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The Two Big Problems With Online College Courses 215

Hugh Pickens writes "The NY Times reports that while online college classes are already common, on the whole, the record is not encouraging because there are two big problems with online teaching. First, student attrition rates — around 90 percent for some huge online courses — appear to be a problem even in small-scale online courses when compared with traditional face-to-face classes. Second, courses delivered solely online may be fine for highly skilled, highly motivated people, but they are inappropriate for struggling students who make up a significant portion of college enrollment and who need close contact with instructors to succeed. Research has shown that community college students who enroll in online courses are significantly more likely to fail or withdraw than those in traditional classes, which means that they spend hard-earned tuition dollars and get nothing in return. Worse still, low-performing students who may be just barely hanging on in traditional classes tend to fall even further behind in online courses. 'Colleges need to improve online courses before they deploy them widely,' says the Times. 'Moreover, schools with high numbers of students needing remedial education should consider requiring at least some students to demonstrate success in traditional classes before allowing them to take online courses.' Interestingly, research found that students in hybrid classes — those that blended online instruction with a face-to-face component — performed as well academically as those in traditional classes. But hybrid courses are rare, and teaching professors how to manage them is costly and time-consuming. 'The online revolution offers intriguing opportunities for broadening access to education. But, so far, the evidence shows that poorly designed courses can seriously shortchange the most vulnerable students.'"
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The Two Big Problems With Online College Courses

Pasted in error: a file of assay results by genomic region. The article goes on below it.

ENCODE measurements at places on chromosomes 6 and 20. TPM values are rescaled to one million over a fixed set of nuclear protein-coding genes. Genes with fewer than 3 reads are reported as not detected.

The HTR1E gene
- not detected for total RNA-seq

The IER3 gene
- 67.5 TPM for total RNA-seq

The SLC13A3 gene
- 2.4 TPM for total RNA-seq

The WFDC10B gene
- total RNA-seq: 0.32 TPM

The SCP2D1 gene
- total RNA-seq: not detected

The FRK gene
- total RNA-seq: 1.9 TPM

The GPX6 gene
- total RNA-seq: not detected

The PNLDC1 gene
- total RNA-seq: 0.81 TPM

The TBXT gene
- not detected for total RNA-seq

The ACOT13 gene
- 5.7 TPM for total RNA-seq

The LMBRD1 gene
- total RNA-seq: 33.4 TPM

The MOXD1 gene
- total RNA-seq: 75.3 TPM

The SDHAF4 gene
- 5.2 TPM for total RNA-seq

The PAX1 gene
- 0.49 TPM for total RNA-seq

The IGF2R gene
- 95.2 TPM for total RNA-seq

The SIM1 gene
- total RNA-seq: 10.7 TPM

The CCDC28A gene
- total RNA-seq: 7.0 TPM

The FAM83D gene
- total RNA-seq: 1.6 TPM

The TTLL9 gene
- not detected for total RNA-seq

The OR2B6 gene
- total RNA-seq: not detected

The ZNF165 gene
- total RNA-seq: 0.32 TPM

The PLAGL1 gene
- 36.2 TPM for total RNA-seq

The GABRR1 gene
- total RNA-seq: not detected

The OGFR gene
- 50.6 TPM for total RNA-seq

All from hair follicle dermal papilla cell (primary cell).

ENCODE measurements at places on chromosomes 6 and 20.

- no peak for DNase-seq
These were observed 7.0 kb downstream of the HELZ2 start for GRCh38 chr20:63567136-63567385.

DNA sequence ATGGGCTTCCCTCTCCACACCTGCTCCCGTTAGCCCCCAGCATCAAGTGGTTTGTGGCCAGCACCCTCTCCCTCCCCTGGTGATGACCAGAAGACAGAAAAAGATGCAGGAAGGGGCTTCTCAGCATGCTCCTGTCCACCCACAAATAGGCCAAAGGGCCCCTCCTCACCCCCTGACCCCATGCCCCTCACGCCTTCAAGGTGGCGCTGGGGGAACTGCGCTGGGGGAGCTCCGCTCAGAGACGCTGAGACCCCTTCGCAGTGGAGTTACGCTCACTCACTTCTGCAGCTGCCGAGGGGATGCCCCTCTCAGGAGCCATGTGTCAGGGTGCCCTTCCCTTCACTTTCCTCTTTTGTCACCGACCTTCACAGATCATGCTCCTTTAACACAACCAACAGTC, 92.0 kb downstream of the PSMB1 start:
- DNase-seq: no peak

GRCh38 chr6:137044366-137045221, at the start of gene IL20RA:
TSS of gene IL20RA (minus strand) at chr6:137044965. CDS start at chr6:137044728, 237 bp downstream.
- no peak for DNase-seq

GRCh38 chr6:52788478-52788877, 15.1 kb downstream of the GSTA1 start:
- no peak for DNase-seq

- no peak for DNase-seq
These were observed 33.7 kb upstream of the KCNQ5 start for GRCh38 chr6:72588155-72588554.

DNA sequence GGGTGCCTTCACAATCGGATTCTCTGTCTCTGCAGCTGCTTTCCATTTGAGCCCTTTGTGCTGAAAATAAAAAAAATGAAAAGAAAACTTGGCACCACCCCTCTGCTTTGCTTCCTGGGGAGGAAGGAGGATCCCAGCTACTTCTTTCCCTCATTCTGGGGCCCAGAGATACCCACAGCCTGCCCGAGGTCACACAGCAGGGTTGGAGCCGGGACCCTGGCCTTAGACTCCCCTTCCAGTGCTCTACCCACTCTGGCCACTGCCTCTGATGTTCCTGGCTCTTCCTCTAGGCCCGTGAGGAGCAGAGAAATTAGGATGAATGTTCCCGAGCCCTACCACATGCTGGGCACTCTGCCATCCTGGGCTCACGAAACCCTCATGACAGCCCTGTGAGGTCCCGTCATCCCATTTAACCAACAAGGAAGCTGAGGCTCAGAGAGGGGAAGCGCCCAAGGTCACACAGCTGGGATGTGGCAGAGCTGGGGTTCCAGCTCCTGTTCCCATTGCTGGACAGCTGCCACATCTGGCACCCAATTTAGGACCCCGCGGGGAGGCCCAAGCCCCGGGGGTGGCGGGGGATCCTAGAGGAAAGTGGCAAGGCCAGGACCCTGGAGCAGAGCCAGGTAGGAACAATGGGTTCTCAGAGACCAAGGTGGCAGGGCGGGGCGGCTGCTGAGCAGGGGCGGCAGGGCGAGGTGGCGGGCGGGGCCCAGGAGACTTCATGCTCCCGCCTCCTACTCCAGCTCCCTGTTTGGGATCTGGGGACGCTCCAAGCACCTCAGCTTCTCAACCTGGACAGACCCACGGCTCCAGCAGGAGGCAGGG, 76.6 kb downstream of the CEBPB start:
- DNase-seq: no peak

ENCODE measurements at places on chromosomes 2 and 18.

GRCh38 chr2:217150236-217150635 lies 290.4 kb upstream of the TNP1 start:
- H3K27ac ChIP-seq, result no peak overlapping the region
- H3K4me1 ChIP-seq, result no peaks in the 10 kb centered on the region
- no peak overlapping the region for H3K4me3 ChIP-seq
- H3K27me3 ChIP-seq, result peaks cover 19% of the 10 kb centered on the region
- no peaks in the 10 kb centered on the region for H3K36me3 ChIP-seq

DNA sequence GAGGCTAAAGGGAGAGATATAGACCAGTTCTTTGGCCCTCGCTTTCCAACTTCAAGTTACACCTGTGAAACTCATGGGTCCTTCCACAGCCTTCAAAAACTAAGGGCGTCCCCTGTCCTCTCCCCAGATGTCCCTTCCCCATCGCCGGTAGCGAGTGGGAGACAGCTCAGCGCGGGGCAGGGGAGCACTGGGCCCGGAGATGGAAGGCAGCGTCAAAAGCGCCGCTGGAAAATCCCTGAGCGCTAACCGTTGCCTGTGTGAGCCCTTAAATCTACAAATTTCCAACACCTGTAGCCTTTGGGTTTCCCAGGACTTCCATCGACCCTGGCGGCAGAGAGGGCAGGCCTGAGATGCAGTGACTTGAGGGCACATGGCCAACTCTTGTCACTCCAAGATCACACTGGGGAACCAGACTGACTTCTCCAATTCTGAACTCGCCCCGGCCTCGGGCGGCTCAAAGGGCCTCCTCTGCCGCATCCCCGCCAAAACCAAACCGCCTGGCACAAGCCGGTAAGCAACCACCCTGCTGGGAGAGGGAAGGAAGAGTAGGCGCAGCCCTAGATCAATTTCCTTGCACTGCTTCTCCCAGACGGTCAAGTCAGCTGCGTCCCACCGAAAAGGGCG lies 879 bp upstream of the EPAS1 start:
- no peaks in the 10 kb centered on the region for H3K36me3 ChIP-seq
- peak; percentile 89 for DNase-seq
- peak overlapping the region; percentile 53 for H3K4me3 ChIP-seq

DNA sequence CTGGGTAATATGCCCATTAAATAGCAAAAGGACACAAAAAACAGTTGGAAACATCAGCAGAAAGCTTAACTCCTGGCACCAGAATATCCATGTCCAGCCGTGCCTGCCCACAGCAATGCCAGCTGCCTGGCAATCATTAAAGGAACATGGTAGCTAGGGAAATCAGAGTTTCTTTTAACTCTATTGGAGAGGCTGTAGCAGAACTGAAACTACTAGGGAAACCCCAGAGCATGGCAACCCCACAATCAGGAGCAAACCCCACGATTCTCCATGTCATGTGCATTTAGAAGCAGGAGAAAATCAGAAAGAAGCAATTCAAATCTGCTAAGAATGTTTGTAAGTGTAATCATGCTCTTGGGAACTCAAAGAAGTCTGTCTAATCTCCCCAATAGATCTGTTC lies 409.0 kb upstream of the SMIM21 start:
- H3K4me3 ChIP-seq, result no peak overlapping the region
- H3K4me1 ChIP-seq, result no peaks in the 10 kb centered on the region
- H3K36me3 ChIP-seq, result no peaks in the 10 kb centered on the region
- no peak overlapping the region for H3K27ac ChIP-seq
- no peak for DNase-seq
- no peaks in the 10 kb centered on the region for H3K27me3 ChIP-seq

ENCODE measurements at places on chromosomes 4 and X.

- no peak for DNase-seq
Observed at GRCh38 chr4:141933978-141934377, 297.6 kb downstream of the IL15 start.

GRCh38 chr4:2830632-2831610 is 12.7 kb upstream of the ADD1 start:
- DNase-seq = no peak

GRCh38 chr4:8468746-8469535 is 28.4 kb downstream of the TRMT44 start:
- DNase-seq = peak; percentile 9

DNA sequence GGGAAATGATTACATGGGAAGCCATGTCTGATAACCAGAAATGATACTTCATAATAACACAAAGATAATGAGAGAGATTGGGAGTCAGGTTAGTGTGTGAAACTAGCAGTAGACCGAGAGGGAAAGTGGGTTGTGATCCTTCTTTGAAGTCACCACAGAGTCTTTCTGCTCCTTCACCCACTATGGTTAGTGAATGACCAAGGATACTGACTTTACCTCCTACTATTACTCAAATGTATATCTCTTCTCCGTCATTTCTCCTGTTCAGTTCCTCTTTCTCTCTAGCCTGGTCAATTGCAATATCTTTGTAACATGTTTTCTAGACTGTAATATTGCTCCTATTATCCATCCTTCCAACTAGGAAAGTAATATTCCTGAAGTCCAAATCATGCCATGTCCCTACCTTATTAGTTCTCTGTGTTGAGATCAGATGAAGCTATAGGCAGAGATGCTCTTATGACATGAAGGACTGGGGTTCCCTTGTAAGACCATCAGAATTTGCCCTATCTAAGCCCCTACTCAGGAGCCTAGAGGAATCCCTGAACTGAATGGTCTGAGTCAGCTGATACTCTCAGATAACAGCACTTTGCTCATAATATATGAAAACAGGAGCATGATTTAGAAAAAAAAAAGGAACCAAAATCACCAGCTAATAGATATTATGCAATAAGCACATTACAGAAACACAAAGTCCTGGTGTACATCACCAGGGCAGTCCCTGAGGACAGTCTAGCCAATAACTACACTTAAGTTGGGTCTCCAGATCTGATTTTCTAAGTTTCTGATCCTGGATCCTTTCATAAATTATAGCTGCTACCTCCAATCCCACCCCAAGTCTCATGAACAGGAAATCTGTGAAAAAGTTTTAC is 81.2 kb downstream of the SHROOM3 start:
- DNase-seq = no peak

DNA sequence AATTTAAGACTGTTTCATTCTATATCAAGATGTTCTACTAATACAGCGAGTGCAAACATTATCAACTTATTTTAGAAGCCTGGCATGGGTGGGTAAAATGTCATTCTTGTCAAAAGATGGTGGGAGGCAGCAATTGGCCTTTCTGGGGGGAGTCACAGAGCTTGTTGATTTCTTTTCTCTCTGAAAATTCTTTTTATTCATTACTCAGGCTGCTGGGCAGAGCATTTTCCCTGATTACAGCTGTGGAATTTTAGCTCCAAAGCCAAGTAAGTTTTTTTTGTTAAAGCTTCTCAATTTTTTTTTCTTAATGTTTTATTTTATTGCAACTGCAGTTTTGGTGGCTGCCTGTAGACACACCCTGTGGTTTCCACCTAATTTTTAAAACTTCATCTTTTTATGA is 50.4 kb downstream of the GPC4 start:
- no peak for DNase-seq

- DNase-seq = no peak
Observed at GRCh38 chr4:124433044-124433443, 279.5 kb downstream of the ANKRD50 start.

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  • Nothing New Here... (Score:5, Interesting)

    by Art Challenor ( 2621733 ) on Wednesday February 20, 2013 @07:36PM (#42960659)
    "Correspondence Courses", of which online is the latest incarnation, have always had these problems. Indeed, degrees obtained through this type of self-study are often very highly regarded, not just because you have the degree, but because you had the motivation and tenacity to complete the degree without all the traditional support structure of an bricks-and-mortar college.
  • by Anonymous Coward on Wednesday February 20, 2013 @07:39PM (#42960669)

    It's not online courses that are the issue, it's the people taking them. I'm in a Business 101 class at the moment (Have a B.S. in C.S., taking this a pre-req for some other educational goals I have), and the other people in the class are completely without discipline. It's a condensed 8 week course. We had one full week to take a mid term, which entails showing up to a campus in Northern Virginia, there are like 6, and taking a one hour exam. Enough people failed to do that, that the professor extended the time to take the exam by ONE WHOLE WEEK, this was after it was due!

    Then I had a group project to do, each person in our group was assigned a portion which involved a 1-2 paragraph response. I get a beautiful full page response from someone two hours before we turn it in (I was to combine and submit for our group). The devil's advocate in me copied an entire paragraph, googled it, and low and behold, that person had plagiarized word for word from another group who had taken this course previously. When I asked for citations, they simply cited the main website for the fortune 500 company that the report was in, which, mind you, had ZERO information on it than what was on the page they turned in.